Examples:

    • “Les films d’action ne sont pas forcément violents.” (Action movies are not necessarily violent.)
    • “C’est pas forcément le cas pour tout le monde.” (It’s not always the case for everyone.)

    The phrase “c’est pas forcément” adds a sense of uncertainty or openness to a statement. It acknowledges that there can be variations, exceptions, or differing experiences that challenge a generalization.

    “C’est pas forcément” is more commonly used in informal conversations and may not be suitable for formal or professional contexts. It contributes to a casual and conversational tone.

    Other similar expressions that convey a similar meaning include “ce n’est pas systématiquement” (it’s not systematically), “ce n’est pas toujours” (it’s not always), or “ça dépend” (it depends).

    What does “souvent” mean?

    The word “souvent” in French translates to “often” in English. Here’s some information about this word: “Souvent” indicates a frequency of occurrence or repetition.

    Examples:

    • “Je vais souvent au cinéma le week-end.” (I often go to the movies on weekends.)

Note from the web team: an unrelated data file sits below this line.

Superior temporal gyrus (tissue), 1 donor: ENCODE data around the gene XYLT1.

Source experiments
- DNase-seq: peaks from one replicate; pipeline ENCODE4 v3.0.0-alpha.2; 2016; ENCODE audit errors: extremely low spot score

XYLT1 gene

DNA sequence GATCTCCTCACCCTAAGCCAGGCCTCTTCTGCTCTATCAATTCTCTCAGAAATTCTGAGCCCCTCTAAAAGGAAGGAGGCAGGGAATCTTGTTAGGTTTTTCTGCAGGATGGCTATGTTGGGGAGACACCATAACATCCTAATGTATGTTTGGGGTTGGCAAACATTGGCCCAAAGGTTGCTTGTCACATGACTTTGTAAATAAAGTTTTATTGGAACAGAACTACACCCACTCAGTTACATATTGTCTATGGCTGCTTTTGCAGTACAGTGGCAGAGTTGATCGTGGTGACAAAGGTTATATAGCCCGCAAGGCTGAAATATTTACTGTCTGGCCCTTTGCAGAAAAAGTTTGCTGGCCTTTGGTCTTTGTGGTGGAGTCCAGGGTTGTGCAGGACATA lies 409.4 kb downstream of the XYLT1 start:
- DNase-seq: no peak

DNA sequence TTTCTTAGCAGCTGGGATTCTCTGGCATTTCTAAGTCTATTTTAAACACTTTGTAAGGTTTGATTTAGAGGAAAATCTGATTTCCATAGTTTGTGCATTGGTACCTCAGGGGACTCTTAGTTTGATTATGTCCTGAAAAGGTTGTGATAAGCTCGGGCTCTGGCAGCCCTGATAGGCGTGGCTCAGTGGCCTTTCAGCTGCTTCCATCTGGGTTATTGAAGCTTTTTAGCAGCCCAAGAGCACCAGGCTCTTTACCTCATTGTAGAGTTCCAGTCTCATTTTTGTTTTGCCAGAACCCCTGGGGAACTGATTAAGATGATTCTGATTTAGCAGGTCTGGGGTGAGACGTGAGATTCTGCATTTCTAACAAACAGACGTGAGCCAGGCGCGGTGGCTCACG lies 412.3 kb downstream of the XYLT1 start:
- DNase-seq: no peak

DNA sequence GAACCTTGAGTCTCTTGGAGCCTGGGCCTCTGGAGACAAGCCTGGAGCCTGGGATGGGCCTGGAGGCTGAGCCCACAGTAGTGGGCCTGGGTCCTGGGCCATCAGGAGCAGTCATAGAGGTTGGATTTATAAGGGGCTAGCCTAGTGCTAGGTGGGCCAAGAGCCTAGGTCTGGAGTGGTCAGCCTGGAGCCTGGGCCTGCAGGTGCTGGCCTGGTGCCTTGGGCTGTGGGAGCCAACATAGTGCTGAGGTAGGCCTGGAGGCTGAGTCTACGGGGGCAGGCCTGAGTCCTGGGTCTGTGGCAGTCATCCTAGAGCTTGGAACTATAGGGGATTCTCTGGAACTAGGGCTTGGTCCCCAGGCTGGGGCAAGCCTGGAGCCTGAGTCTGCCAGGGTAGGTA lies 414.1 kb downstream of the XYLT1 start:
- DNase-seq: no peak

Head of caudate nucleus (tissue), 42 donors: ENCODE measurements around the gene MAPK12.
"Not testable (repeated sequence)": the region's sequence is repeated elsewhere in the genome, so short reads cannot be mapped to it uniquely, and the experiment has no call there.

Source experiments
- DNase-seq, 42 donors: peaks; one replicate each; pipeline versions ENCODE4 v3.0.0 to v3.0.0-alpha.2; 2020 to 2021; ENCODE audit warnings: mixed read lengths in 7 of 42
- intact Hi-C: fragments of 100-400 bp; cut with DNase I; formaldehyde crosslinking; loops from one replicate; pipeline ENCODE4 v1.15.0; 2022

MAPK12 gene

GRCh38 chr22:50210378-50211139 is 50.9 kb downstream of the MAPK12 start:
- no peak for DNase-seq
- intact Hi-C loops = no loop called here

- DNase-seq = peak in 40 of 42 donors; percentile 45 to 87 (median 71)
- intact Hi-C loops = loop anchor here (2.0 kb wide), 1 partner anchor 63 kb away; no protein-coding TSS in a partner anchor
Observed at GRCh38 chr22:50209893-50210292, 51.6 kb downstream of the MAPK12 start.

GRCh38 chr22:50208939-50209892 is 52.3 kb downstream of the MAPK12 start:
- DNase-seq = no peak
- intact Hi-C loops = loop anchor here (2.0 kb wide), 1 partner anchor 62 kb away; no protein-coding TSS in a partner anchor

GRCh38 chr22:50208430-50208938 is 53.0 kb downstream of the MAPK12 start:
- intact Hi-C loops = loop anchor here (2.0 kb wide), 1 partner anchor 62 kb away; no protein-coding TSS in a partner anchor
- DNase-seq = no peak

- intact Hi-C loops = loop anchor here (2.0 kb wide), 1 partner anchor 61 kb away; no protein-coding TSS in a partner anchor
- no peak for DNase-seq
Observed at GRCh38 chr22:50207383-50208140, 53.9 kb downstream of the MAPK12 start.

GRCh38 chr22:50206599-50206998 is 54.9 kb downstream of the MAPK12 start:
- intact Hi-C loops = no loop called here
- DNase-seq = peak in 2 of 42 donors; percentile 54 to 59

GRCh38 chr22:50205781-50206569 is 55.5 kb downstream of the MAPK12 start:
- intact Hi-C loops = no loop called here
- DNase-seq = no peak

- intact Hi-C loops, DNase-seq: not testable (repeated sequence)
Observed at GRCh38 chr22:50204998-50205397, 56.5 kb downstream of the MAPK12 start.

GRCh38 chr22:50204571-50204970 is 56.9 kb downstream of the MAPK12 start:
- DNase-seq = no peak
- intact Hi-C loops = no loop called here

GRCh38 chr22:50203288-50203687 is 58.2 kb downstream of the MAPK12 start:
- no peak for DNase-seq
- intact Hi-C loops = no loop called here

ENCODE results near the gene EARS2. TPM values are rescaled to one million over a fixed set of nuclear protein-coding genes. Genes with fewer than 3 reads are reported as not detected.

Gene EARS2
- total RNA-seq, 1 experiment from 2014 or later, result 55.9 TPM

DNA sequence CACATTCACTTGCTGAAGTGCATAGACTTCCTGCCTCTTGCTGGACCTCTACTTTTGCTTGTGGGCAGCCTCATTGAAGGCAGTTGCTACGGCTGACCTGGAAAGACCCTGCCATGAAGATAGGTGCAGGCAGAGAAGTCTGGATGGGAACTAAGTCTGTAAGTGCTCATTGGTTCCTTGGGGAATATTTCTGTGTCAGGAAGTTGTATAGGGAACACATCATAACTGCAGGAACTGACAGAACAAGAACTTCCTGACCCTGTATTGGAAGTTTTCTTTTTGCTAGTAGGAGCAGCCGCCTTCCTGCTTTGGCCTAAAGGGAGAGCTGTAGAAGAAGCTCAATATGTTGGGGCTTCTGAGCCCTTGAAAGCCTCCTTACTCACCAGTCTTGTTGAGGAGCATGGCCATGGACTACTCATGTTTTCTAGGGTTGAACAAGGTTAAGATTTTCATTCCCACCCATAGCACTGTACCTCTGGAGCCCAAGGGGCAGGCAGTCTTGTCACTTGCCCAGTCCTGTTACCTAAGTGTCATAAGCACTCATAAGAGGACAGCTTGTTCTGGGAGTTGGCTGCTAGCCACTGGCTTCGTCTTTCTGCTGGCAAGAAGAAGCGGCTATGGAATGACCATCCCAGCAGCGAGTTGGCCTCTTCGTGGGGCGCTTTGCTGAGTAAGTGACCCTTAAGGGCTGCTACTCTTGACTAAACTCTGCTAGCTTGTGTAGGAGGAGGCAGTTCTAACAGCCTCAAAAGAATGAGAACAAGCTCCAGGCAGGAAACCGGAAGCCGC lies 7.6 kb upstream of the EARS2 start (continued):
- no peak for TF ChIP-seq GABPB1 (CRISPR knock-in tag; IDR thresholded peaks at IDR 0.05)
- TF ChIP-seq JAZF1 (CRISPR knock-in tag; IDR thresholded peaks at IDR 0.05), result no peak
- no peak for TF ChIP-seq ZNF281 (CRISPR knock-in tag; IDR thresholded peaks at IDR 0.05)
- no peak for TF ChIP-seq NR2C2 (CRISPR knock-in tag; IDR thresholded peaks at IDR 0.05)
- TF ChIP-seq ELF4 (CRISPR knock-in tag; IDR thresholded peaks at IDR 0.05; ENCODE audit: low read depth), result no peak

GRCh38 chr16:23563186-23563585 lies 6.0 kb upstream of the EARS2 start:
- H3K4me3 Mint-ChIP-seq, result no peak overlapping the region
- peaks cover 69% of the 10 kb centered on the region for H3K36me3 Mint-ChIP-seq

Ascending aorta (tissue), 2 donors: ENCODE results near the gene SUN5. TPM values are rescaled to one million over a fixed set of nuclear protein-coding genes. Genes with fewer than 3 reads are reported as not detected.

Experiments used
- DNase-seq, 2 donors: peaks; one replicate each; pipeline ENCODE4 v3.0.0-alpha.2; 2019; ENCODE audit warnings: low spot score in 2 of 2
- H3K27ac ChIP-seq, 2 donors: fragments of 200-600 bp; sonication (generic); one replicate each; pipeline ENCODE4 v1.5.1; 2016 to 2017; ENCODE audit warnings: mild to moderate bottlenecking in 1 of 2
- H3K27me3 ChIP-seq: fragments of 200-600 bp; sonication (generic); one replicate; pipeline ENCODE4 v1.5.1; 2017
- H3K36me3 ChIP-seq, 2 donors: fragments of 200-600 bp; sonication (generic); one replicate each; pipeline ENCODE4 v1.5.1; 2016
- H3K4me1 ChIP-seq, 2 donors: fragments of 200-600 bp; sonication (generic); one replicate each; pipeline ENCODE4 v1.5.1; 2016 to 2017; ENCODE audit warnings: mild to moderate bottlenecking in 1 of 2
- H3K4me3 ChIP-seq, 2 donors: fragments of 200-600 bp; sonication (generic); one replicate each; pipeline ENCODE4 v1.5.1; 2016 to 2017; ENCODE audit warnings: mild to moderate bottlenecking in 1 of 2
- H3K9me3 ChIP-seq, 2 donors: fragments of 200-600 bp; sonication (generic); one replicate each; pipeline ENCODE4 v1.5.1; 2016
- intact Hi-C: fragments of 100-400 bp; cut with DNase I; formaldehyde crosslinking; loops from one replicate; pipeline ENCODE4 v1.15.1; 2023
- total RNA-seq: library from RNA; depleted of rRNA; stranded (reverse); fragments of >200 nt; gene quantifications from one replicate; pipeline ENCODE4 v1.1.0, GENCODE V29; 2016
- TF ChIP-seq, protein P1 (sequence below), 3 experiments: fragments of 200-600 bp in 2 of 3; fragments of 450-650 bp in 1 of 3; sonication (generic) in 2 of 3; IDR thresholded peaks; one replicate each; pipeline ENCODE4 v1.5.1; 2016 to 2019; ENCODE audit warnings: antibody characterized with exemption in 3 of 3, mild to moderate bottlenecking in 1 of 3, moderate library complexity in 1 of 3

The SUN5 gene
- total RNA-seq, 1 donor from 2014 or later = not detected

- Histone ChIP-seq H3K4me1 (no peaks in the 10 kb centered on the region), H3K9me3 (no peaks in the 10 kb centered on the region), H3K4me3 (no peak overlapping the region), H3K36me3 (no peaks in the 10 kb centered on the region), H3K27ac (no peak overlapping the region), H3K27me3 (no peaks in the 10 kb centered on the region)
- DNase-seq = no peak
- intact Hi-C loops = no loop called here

• “Elle se plaint souvent de douleurs au dos.” (She often complains about back pain.)

    “Souvent” can be used in different contexts and with different verb tenses. It can refer to past, present, or future occurrences, depending on the context of the sentence.

    Alternative expressions that convey a similar meaning to “souvent” include “fréquemment” (frequently), “régulièrement” (regularly), or “habituellement” (usually).

    Wait, “on retrouve” not “on trouve”?

    The phrases “on retrouve” and “on trouve” are both commonly used in French, but they have slight differences in meaning and usage. Here’s some information about these phrases:

    1. “On retrouve”:
      • Meaning: “On retrouve” translates to “we find” or “one finds” in English. It emphasizes the idea of rediscovering or finding something again, indicating that the thing being found had already been encountered or known before.
      • Usage: “On retrouve” is used when referring to finding something that was previously lost, misplaced, or temporarily absent. It implies a sense of familiarity or recognition.
      • Example: “On retrouve souvent des clés perdues dans la maison.” (We often find lost keys in the house.)
    2. “On trouve”: